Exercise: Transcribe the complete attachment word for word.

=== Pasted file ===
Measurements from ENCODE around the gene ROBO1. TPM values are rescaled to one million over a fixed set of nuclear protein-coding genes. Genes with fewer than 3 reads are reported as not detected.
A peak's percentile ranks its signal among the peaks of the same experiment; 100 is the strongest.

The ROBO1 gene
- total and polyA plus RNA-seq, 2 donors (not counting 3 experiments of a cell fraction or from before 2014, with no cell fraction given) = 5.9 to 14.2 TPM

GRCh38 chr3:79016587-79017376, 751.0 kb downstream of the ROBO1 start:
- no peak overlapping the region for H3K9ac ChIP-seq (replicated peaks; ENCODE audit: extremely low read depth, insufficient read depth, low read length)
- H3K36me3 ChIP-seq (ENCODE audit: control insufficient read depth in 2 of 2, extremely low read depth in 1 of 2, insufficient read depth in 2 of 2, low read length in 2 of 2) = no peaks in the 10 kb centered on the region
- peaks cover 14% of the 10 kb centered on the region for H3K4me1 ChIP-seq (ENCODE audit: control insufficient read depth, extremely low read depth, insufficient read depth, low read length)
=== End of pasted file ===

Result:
Measurements from ENCODE around the gene ROBO1. TPM values are rescaled to one million over a fixed set of nuclear protein-coding genes. Genes with fewer than 3 reads are reported as not detected.
A peak's percentile ranks its signal among the peaks of the same experiment; 100 is the strongest.

The ROBO1 gene
- total and polyA plus RNA-seq, 2 donors (not counting 3 experiments of a cell fraction or from before 2014, with no cell fraction given) = 5.9 to 14.2 TPM

GRCh38 chr3:79016587-79017376, 751.0 kb downstream of the ROBO1 start:
- no peak overlapping the region for H3K9ac ChIP-seq (replicated peaks; ENCODE audit: extremely low read depth, insufficient read depth, low read length)
- H3K36me3 ChIP-seq (ENCODE audit: control insufficient read depth in 2 of 2, extremely low read depth in 1 of 2, insufficient read depth in 2 of 2, low read length in 2 of 2) = no peaks in the 10 kb centered on the region
- peaks cover 14% of the 10 kb centered on the region for H3K4me1 ChIP-seq (ENCODE audit: control insufficient read depth, extremely low read depth, insufficient read depth, low read length)